The Special Olympics World Games 2019 generated AED 957 million in economic output during the 10-day event that was held in the UAE in March, according to a study conducted by PwC Middle East.
The economic output measures the increase in economic output expressed as the value of all sales of goods and services generated by expenditure in a mega event. In addition to the economic output, the PwC Middle East study revealed that the Gross Value Added generated by the Games was over AED 500 million, with an additional AED 236 million when factoring in-kind contributions through sponsorships and partnerships. Gross Value Added captures only the value added component of expenditure on the Games.
Laurent Depolla the PwC Middle East Partner leading the Impact Assessment study, said: “The Special Olympics World Games in Abu Dhabi have been a unique catalyst for the inclusion of People of Determination within the UAE society as well as globally. The positive economic contribution from the event resulted from the new event delivery model demonstrated by the Local Organizing Committee”.
The report also revealed that nearly 8,000 job years were created in supporting sectors along the supply chain of the Games, in addition to the 279 job years that were created through the Local Organizing Committee during the 2 year period of planning leading up to the Games. Since it was created in 2017, the Local Organizing Committee employed 304 staff from 47 nationalities to run the Games. The report also revealed that 90% of the total procurement expenditure of the World Games was spent on local suppliers.
In addition to the healthy economic contribution of the Games, the World Games ultimately improved attractiveness for international organizations to seriously consider the UAE as a host for future mega-events. The World Games attracted over half a million spectators, with more than 18,000 coming from overseas for an average 10-day stay. These visitors had a higher spend profile than local visitors.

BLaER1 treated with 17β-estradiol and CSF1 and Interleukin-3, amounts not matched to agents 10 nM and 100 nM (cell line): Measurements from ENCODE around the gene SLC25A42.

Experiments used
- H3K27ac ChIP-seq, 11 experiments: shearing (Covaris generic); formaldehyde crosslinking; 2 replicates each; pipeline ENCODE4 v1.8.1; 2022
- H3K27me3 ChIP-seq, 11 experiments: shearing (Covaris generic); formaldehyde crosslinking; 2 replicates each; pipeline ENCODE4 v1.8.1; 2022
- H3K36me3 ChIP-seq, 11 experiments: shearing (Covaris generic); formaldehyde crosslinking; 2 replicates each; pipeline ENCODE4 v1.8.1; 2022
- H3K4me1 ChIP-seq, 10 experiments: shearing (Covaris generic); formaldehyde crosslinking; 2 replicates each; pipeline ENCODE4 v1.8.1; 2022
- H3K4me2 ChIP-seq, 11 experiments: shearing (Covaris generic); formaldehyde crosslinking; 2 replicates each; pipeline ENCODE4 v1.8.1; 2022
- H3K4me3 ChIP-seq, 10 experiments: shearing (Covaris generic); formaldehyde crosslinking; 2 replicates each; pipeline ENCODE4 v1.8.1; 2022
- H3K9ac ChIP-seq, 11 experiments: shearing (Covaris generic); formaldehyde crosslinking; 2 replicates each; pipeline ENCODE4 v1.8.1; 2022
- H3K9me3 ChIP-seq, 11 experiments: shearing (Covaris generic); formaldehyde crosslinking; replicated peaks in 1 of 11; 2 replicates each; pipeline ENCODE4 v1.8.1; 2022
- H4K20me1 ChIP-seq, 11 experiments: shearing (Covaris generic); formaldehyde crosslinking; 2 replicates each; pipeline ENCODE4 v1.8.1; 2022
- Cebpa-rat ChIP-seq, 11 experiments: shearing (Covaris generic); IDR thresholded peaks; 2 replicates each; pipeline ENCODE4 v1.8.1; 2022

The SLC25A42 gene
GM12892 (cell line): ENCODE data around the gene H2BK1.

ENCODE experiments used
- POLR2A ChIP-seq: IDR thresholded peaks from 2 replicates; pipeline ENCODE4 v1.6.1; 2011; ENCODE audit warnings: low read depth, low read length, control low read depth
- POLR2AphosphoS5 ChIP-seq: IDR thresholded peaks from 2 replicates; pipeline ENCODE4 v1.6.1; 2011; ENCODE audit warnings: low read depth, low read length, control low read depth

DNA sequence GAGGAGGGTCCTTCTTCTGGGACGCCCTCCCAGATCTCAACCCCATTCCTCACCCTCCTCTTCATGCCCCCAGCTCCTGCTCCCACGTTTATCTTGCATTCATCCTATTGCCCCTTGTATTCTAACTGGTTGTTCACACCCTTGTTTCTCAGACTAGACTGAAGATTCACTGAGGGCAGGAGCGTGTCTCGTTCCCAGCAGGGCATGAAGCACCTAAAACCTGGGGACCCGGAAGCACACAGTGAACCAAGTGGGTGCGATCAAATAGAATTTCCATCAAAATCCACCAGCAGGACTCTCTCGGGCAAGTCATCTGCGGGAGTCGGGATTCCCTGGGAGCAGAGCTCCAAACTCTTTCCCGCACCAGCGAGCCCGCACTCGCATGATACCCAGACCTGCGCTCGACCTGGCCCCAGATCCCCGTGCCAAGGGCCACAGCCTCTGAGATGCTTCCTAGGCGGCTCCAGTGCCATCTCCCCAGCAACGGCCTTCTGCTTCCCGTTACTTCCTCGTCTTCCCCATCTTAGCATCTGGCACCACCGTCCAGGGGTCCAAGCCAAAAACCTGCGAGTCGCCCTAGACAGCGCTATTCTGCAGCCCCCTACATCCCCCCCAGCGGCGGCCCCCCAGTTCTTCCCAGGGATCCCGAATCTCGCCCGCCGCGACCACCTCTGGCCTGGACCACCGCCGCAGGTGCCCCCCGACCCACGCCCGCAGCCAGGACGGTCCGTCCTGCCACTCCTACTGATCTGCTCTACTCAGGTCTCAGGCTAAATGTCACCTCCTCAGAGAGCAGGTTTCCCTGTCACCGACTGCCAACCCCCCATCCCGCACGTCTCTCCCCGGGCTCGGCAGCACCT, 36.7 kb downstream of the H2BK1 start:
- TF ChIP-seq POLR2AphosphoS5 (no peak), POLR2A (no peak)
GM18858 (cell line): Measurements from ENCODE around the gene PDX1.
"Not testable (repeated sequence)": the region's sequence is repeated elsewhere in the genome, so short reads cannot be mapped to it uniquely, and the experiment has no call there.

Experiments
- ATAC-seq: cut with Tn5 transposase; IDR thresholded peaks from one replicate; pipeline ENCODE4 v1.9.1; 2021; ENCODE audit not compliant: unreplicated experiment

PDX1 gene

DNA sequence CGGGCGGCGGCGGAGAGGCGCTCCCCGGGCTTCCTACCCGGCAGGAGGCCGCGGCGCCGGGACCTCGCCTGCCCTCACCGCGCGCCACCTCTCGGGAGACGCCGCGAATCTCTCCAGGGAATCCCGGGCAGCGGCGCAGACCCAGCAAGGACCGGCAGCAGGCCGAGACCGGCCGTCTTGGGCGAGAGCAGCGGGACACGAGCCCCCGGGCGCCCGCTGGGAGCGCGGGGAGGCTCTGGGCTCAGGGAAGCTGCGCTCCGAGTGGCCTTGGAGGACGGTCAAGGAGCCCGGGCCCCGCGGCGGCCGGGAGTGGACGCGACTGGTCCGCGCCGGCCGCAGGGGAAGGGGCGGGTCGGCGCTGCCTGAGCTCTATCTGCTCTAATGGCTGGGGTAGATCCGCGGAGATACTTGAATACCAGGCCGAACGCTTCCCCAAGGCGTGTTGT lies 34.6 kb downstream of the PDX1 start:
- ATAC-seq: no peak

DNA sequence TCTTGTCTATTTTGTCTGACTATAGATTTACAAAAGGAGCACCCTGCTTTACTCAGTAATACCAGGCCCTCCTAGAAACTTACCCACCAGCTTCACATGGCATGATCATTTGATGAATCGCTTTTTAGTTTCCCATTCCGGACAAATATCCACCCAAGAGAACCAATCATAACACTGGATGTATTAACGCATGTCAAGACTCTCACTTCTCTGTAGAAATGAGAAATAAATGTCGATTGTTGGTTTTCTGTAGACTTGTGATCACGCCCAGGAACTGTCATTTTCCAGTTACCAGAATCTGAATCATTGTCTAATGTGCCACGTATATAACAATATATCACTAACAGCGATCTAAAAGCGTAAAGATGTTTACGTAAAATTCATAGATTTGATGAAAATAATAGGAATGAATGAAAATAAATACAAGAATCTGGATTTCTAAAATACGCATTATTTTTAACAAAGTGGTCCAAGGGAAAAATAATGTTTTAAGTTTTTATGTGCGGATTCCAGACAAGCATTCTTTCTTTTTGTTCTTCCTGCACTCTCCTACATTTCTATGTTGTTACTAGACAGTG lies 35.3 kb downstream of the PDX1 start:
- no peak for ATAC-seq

The findings were revealed at the closing Higher Committee meeting of the Special Olympics World Games Abu Dhabi 2019, Chaired by Mohamad Abdulla Al Junaibi. At the meeting, the leadership team of the Local Organizing Committee revealed further record-breaking metrics, including delivering on vision of the largest and most unified Games in the history of the Special Olympics movement. Over 7,000 athletes from 200 countries participated in the World Games 2019 that were held in Abu Dhabi under the Patronage of His Highness Sheikh Mohamed bin Zayed Al Nahyan, Crown Prince of Abu Dhabi and Deputy Supreme Commander of the UAE Armed Forces. 30 new Special Olympics programs were added to the Special Olympics movement as a result of the UAE’s proactive diplomatic efforts, while a record of 2,200 athletes without disabilities (32% of athletes) participated in Unified Sports competitions in a record of 15 sports.
During the period of their stay for the World Games, all athletes were offered free health screenings across seven health disciplines, including dental and podiatry checks, as well as hearing and eye tests. A total of 23,296 screenings were conducted, with a record of 85% of all athletes screened and offered the necessary care where needed.